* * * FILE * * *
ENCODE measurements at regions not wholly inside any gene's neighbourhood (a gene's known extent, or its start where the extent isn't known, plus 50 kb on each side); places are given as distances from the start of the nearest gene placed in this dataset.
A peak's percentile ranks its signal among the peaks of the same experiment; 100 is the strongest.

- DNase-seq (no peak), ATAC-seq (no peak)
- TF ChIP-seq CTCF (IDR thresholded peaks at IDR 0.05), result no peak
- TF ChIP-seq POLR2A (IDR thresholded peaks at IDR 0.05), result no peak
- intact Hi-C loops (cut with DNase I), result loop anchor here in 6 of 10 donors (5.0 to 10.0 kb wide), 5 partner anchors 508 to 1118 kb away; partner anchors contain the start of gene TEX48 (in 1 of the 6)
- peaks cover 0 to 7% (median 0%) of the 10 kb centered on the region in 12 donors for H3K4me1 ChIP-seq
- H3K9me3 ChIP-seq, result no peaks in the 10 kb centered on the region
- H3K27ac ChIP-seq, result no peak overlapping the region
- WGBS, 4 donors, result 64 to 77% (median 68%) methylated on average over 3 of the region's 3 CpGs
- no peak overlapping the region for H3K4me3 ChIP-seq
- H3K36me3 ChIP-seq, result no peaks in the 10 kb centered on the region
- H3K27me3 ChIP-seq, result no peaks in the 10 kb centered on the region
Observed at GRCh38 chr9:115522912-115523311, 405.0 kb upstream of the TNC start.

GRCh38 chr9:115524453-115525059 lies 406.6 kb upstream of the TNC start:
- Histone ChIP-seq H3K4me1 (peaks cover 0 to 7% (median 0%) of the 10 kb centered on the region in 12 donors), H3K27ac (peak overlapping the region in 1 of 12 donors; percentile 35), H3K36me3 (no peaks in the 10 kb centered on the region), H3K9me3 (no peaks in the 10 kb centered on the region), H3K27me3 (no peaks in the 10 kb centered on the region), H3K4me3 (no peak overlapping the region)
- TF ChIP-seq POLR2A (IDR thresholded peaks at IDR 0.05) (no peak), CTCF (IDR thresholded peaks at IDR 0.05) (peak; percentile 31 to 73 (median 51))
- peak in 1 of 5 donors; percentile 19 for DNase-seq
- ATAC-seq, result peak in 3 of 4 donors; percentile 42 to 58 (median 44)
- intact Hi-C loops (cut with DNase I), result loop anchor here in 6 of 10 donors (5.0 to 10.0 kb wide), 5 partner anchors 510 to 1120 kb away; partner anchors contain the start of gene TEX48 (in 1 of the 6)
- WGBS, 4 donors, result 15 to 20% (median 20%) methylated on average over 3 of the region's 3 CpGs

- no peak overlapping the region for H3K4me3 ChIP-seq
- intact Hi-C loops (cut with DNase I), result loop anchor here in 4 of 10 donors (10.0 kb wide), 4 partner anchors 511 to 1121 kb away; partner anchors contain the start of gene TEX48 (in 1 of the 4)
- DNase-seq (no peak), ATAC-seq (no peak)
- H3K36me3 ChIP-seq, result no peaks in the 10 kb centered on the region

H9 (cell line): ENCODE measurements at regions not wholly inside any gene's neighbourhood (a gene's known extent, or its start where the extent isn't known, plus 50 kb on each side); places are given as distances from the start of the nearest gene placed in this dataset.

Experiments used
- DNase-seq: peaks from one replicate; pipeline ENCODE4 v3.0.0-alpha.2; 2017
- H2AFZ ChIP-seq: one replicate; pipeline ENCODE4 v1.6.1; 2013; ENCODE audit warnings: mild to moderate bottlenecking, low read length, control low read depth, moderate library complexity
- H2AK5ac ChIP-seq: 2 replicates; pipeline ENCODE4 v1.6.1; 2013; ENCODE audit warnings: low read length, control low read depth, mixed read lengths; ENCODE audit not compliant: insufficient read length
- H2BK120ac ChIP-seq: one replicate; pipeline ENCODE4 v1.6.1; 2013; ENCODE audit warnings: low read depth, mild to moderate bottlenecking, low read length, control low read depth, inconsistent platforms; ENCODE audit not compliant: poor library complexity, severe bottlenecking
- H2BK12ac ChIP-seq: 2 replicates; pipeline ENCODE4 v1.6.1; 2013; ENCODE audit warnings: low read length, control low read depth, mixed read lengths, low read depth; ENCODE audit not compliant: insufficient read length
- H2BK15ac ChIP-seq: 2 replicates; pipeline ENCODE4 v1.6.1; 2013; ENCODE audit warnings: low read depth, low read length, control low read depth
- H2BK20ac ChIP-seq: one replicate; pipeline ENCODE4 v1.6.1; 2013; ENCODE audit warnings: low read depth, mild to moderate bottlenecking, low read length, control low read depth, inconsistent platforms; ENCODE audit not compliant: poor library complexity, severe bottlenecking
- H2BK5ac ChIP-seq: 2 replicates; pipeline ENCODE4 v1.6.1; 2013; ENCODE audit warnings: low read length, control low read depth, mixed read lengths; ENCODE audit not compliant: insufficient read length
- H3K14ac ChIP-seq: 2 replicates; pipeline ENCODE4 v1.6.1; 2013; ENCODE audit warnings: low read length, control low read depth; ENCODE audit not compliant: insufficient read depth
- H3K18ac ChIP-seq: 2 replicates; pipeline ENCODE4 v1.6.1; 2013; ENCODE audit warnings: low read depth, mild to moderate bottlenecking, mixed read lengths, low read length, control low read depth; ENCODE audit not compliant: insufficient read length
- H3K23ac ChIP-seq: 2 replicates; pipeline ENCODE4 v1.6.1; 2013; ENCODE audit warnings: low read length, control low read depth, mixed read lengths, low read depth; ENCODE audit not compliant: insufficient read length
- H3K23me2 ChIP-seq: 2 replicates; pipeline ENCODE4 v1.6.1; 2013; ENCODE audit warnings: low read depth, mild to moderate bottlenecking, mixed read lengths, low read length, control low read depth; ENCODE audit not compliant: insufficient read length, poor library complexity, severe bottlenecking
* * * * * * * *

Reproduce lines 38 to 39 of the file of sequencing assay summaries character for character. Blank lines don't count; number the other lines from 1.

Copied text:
- H3K23ac ChIP-seq: 2 replicates; pipeline ENCODE4 v1.6.1; 2013; ENCODE audit warnings: low read length, control low read depth, mixed read lengths, low read depth; ENCODE audit not compliant: insufficient read length
- H3K23me2 ChIP-seq: 2 replicates; pipeline ENCODE4 v1.6.1; 2013; ENCODE audit warnings: low read depth, mild to moderate bottlenecking, mixed read lengths, low read length, control low read depth; ENCODE audit not compliant: insufficient read length, poor library complexity, severe bottlenecking